Department of Justice Issuing New Guidelines for Sex Offenders
The Sex Offender Registration and Notification Act (SORNA) was enacted as part of the Adam Walsh Child Protection and Safety Act of 2006. According to the Department of Justice, SORNA provides a set of minimum sex offender registration standards for states and territories of the United States which are implemented through the Office of Sex Offender Sentencing, Monitoring, Apprehending, Registering, and Tracking Office (SMART Office).
The Department of Justice recently issued eight supplemental guidelines to SORNA that were published in the Federal Register, which became effective January 11, 2011.
- Allow jurisdictions more flexibility to exempt information concerning sex offenders required to register on the basis of juvenile delinquency adjudications from public Web site posting.
- Provide jurisdictions the ability to exempt sex offenders’ e-mail addresses and other Internet identifiers from public Web site posting.
- Require jurisdictions to have sex offenders report international travel 21 days in advance and submit information concerning such travel to the appropriate Federal agencies and databases.
- Clarify how interjurisdictional information is shared and how sex offenders are tracked.
- Expand required registration information to include the forms signed by sex offenders acknowledging that they were advised of their registration obligations.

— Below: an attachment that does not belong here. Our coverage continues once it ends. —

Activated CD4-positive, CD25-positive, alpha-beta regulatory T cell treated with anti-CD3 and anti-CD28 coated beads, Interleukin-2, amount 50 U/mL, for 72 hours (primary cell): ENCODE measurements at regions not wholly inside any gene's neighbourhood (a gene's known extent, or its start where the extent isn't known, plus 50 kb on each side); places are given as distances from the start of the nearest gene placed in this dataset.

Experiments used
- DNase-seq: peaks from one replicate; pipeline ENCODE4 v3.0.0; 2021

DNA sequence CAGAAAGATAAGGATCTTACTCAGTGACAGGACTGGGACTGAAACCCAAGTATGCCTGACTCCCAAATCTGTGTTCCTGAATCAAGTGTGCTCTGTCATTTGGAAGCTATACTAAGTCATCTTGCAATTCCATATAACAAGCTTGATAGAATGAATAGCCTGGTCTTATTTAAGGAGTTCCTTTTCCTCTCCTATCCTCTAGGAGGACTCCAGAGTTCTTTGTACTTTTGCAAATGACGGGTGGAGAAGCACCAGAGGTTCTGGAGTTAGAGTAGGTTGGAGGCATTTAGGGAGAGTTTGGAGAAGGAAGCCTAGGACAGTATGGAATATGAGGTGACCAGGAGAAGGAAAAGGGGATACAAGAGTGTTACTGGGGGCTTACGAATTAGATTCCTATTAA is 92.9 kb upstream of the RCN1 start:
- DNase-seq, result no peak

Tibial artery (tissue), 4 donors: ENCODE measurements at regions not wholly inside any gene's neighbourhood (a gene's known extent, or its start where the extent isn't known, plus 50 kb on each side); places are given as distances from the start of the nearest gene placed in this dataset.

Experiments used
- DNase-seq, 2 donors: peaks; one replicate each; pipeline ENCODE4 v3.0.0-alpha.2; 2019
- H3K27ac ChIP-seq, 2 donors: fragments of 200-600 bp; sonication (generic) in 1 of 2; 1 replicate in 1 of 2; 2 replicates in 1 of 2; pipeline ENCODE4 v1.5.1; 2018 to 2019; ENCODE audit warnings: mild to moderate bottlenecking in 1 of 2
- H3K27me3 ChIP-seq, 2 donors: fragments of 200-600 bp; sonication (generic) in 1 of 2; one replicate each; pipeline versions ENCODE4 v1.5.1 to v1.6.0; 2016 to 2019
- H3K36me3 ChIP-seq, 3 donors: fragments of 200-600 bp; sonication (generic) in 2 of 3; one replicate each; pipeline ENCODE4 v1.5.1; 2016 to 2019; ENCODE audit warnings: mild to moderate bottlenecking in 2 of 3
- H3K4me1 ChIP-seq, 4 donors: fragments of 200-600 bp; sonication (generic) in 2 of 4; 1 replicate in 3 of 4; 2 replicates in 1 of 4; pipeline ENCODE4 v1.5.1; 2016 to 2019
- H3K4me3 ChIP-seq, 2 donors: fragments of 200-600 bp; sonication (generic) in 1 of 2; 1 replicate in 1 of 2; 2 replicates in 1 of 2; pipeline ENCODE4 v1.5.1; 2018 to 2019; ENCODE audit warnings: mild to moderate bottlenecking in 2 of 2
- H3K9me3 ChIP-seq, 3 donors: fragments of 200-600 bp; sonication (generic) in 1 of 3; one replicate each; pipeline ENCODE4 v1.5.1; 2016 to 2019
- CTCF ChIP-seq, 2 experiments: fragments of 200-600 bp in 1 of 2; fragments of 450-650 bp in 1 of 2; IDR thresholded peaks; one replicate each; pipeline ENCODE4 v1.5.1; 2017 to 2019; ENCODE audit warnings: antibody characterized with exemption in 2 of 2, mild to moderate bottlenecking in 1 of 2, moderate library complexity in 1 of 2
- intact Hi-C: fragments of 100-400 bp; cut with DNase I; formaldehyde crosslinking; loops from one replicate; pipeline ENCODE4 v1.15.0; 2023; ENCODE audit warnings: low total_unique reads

- Provide additional information concerning the review process for determining that jurisdictions have substantially implemented and continue to comply with SORNA.
- Afford jurisdictions greater latitude regarding the registration of sex offenders who have fully exited the justice system but later reenter through a new (non-sex-offense) criminal conviction by providing that jurisdictions may limit such registration to cases in which the new conviction is for a felony.
- Provide authorization and time frames for Indian tribes to elect whether to become SORNA registration jurisdictions and to implement SORNA.
According to the notice in the Federal Register, over 280 comments were filed during the public comment period, with most being favorable to the changes. While some of the proposed changes give jurisdictions wider flexibility in registration requirements, some may impose additional restrictions depending on how each jurisdiction implements the changes.
Sex offenses carry severe penalties with them and, in some cases, a lifetime registration requirement. If you are facing any type of sex crimes it is important to discuss your case with an experienced sex crimes defense attorney.